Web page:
George Osborne has been dealt a humiliating blow in his bid to protect Britain's banks from an EU bonus cap.
Niilo Jaaskinen, an advocate general at the European Court of Justice (ECJ), said that EU legislation limiting the ratio of bonuses at the same level as bankers' salary, or twice that with shareholder approval, is "valid".
He also said the UK Treasury's pleas "should be rejected" and that the ECJ should dismiss Osborne's legal challenge. This marks a potentially decisive setback for Osborne as the ECJ, whose final decision is expected next year, rarely defies the advocate general's opinion.
Syed Kamall, Tory leader in the European Parliament, said that the judgement "could drive another wedge between Britain and the EU and further offend public opinion over Europe."
Osborne's legal battle against the bankers' bonus cap has caused controversy, as the Huffington Post UK revealed last September that he had spent over £20,000 on legal fees.
Labour's shadow financial secretary to the Treasury Cathy Jamieson told HuffPostUK at the time: “When families face a cost-of-living crisis and business lending is falling it’s astonishing that George Osborne’s priority is to spend taxpayers’ money fighting a cap on bankers’ bonuses.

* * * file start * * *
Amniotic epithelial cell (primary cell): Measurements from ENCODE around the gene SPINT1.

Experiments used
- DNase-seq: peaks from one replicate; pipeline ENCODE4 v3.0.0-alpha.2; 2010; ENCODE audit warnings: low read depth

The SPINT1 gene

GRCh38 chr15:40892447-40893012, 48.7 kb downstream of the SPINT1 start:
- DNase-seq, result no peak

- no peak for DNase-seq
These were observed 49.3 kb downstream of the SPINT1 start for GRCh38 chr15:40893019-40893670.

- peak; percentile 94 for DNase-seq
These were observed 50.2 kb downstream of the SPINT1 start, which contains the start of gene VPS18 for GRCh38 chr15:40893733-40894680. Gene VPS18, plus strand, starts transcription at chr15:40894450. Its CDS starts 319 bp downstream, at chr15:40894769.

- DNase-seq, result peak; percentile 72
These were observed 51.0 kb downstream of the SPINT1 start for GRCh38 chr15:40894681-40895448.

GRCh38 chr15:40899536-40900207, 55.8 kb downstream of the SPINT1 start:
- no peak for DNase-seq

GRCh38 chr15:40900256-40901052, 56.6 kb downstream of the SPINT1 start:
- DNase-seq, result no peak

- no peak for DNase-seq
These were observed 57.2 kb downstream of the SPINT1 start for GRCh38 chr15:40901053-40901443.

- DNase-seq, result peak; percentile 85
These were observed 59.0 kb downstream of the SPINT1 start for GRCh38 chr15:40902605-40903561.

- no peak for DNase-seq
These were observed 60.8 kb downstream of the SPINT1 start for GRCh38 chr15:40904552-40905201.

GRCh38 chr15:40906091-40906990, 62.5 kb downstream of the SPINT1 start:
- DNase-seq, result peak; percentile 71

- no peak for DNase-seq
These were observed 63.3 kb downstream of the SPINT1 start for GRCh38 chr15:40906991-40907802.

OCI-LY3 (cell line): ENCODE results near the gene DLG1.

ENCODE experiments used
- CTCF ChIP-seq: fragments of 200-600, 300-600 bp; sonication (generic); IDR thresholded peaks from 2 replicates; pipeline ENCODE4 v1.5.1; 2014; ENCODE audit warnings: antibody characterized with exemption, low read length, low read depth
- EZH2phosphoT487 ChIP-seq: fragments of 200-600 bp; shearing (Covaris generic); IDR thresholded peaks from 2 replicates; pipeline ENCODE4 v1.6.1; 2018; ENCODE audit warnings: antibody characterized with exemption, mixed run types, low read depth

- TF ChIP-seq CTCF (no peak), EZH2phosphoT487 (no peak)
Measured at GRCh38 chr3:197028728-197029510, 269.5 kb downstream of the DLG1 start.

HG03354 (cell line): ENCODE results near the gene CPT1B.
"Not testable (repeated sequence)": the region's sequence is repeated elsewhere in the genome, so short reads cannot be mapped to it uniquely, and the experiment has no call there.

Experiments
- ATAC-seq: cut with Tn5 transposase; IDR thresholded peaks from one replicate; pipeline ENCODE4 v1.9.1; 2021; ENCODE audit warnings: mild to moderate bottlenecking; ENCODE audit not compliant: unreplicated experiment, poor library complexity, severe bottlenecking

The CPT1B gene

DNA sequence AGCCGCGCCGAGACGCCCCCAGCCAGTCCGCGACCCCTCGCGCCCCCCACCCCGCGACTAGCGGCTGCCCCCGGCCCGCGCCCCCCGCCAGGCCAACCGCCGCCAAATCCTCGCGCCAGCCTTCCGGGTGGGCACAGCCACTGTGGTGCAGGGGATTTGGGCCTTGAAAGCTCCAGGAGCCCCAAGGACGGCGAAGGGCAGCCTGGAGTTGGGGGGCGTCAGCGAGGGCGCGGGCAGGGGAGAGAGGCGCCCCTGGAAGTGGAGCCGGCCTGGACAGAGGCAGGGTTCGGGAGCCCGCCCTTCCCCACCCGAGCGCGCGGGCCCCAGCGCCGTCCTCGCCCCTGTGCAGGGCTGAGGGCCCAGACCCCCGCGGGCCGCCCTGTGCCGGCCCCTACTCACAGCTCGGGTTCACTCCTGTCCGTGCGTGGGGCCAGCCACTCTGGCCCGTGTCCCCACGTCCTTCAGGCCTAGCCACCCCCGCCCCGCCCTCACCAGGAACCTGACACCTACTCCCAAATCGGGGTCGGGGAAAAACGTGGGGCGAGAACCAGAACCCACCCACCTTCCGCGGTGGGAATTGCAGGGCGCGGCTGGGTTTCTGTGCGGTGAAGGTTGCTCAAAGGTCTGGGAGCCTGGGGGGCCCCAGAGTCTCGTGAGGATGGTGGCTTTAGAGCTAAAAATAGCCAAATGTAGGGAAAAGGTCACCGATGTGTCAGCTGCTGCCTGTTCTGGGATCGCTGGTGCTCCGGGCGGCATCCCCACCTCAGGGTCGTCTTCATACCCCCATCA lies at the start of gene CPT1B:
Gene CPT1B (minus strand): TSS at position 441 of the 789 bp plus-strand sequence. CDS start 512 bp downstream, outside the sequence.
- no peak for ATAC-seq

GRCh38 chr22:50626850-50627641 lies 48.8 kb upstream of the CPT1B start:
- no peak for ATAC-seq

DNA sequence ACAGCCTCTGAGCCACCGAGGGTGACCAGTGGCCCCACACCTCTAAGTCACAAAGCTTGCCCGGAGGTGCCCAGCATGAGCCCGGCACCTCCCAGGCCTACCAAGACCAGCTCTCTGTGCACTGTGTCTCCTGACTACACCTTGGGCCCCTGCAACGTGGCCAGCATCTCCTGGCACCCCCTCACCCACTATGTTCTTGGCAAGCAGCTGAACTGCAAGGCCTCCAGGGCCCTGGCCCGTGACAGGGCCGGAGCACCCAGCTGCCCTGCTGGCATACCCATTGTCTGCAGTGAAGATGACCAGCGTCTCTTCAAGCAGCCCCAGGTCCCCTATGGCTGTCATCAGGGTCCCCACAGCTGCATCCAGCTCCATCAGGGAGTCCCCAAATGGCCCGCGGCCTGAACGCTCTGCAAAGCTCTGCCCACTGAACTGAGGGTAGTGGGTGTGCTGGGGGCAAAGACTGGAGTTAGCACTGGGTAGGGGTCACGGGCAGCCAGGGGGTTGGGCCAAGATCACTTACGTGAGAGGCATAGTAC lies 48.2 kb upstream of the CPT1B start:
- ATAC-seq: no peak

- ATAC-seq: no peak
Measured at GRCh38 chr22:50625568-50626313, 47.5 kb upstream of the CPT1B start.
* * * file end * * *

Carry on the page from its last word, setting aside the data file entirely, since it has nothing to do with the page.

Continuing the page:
“It shouldn’t have taken the EU to act to rein in excessive bonuses, but there has simply been no action from the Chancellor here in Britain."
The Treasury has argued that the cap risks damaging the competitiveness of the City of London and making the financial sector more risky by forcing banks to raise salaries, which cannot be altered in a tough economic climate.
The Bank of England has backed Osborne's legal fight, with Andrew Bailey, head of its Prudential Regulation Authority, describing the cap as "the wrong policy".
However, Jaaskinen dismissed all of the Treasury's arguments, concluding: "Given that the variable component of remuneration impacts directly on the risk profile of financial institutions, it can affect the stability of financial institutions who can operate freely across the EU, and in consequence that of the financial markets of the EU."
He also said that the bonus cap does not amount to "social policy" determing pay levels, as banks are able to raise their executives' salaries.
"Fixing the ratio of variable remuneration to basic salaries does not equate to a 'cap on bankers bonuses', or fixing the level of pay, because there is no limit imposed on the basic salaries that the bonuses are pegged against," he said.
A Treasury spokesperson responded to this morning's assessment, saying: "The government notes the Advocate General of the European Court of Justice's Opinion on our legal challenge against the EU 'bonus cap'. We are considering the Opinion and its implications in detail."
George Osborne once threatened to cap bankers' bonuses at just £2,000 in cash and railed at their "unacceptable" remuneration
What happened to that Osborne?